Make a great CV, a personal page, work on github to show your work. This will help you dramatically since you will be displaying your work and who you are. ( I have all except github as all I do is actually on my own repos )
As for the hours you are willing to put in, then that is more like freelancing than a full time job.Perhaps try Elance for some freelancing and work on your own to learn node.
Replace 'sfbay' with various cities and see what you get.
I would create a profile on that site, most new freelancers there start with a lower rate to build experience and feedback and in a few months look to raise the rate.
Feel free to contact me by email and I can tell you what my experience has been from the hiring side.
But not a lot of companies are looking for part-time programmers, why do you not want a full-time job?
Update: You have added contact details. :)
In any case, the most important thing is your mental health and happiness. It definitely sounds like you need more time off. You'll be able to find other work, and you have a very understandable explanation for your next employer.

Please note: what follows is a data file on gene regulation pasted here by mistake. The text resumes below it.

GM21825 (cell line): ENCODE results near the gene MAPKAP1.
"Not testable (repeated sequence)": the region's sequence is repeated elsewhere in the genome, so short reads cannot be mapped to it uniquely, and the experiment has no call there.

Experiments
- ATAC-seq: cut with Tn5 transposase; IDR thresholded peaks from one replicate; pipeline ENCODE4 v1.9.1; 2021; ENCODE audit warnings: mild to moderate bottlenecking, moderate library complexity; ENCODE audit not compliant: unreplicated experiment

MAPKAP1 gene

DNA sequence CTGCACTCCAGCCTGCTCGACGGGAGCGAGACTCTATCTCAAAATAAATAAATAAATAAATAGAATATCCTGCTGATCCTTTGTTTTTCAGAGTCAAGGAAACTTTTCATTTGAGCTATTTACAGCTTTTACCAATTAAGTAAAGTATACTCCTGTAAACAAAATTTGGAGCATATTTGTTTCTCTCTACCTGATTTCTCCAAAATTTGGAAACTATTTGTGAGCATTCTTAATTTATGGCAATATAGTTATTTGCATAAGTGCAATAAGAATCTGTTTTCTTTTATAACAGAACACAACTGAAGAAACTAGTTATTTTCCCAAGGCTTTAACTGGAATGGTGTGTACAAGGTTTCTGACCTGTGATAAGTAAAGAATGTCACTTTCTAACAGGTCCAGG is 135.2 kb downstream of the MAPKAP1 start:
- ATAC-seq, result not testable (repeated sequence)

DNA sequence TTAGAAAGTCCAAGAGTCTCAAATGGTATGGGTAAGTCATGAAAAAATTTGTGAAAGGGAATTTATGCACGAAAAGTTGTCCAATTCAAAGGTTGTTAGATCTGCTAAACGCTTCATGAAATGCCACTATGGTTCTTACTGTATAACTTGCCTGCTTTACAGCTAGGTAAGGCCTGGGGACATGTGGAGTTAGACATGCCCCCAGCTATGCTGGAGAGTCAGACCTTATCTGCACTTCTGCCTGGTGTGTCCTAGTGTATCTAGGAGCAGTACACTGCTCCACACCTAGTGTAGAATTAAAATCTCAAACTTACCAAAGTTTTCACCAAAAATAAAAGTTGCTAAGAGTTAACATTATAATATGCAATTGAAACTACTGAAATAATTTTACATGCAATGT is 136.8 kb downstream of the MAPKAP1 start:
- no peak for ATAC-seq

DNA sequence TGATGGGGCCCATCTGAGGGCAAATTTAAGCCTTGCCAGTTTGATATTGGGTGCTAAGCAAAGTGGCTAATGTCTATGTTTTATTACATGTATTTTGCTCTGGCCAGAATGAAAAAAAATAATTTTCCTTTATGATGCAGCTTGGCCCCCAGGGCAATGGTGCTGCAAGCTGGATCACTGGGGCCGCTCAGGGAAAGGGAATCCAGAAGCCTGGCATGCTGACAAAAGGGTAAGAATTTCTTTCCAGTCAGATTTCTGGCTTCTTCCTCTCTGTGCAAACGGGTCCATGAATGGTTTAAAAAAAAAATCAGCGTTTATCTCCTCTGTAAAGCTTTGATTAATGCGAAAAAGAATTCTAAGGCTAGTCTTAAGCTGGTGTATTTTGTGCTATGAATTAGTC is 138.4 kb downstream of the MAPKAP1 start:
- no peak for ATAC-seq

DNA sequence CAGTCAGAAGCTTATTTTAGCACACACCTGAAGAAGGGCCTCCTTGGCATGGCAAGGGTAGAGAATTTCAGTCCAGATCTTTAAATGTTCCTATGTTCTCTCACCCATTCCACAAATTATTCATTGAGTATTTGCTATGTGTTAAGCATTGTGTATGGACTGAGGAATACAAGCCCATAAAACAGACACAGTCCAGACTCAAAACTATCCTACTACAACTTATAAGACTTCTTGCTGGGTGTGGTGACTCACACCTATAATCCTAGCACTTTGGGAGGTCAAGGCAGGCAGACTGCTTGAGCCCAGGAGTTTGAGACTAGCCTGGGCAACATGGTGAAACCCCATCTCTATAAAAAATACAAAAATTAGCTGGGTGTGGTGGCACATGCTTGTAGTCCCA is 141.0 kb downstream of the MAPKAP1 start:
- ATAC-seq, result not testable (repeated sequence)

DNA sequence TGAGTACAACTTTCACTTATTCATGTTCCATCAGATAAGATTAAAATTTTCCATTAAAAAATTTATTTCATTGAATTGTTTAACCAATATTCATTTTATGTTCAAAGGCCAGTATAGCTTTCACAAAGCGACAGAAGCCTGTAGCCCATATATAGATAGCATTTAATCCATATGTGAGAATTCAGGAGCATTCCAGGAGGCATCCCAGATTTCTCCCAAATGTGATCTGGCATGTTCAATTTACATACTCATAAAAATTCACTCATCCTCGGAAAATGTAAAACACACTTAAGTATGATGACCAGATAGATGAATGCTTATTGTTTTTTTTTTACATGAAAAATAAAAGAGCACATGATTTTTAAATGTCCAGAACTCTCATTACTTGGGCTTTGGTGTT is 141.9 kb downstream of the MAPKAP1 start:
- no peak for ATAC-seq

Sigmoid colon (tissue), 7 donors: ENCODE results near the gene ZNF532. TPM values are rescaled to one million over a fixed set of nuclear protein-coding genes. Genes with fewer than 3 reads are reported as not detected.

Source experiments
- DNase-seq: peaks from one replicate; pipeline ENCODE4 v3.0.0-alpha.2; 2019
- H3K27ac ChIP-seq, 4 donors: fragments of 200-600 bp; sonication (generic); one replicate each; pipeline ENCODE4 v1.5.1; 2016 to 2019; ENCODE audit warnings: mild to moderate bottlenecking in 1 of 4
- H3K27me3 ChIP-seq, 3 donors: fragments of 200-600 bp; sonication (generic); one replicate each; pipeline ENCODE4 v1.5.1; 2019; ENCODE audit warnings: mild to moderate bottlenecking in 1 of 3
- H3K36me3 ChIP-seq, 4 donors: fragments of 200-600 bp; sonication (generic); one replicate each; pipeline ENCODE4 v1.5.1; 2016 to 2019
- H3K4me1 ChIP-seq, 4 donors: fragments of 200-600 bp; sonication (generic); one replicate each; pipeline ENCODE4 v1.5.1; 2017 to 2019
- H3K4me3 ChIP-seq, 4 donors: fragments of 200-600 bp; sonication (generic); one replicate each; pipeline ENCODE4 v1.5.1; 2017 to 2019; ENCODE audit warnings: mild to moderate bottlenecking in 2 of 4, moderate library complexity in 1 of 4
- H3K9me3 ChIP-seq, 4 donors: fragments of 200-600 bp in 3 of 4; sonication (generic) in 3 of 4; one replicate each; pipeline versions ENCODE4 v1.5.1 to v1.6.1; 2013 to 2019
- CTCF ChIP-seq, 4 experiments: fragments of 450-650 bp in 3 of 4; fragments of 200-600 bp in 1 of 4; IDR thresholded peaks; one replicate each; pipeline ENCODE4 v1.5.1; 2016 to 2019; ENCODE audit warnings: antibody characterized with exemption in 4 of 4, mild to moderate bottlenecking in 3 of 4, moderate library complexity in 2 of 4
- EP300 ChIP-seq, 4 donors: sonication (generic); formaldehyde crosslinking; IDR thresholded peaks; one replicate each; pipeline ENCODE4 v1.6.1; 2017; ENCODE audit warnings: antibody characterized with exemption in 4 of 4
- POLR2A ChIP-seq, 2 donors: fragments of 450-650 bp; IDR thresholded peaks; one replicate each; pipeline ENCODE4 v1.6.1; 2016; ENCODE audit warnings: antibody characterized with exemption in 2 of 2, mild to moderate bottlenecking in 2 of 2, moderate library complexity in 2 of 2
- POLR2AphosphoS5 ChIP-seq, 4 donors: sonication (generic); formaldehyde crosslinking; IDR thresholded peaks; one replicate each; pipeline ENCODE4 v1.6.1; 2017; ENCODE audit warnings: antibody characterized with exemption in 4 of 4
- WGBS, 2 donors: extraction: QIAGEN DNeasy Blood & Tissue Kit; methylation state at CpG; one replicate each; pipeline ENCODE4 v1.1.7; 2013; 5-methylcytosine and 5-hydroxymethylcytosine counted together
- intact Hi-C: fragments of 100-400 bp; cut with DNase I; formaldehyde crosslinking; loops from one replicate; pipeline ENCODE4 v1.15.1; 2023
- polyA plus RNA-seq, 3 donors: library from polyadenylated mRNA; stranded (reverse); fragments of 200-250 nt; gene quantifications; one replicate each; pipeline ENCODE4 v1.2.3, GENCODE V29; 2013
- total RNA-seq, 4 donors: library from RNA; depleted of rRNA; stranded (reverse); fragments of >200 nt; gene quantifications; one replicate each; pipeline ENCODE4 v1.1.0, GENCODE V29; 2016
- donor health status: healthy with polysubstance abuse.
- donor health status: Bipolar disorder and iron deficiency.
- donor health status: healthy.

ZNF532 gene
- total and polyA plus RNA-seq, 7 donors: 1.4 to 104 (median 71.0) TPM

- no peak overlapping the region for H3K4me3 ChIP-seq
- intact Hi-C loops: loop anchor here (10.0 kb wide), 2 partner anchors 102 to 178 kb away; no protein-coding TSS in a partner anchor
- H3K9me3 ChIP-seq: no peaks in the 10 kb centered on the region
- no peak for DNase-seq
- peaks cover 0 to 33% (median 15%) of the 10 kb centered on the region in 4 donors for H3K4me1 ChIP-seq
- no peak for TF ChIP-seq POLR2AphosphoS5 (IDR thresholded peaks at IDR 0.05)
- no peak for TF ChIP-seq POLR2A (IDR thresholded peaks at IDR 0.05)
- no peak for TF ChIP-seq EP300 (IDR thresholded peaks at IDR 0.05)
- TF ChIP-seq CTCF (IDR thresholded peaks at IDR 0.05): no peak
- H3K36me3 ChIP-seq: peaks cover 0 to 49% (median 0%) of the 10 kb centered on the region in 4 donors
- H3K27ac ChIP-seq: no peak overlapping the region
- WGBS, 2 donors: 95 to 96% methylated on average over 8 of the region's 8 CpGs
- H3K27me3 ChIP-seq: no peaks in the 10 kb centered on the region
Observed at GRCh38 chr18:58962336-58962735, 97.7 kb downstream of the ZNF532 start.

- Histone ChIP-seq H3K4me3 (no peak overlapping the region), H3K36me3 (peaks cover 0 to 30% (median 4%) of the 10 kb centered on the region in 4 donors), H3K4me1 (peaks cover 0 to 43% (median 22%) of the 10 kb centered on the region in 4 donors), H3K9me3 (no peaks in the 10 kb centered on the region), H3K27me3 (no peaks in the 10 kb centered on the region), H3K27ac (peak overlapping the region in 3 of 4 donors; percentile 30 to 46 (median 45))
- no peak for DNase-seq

Do you have friends you can reach out to? Somewhere to couch surf? I've found that in grief, having something to distract you makes a big difference in keeping you from wallowing in despair. That, and by the sound of it, you're still pretty depressed; please reach out to someone, you don't need to go it alone.
My deepest condolences on your loss. We lost three members of my family in just over 18 months, and I know how difficult it can be to process.
Here are some links for depression support in NZ: www.depression.org.nz http://www.mentalhealth.org.nz/page/40-getting-helphttp://www.depressionsupportnetwork.org.nz/
PLEASE, PLEASE, PLEASE, seek help.
You probably spent a lot on your career so far and you will someday not want that investment to fall too hard. Remember they also spent a lot of time with you probably already, and there's a training cost invested in you personally. It seems in everyone's interest to get you back in the zone. If you don't get the edge back, your employer gets nothing, so it's not like you're trying to force them or anything.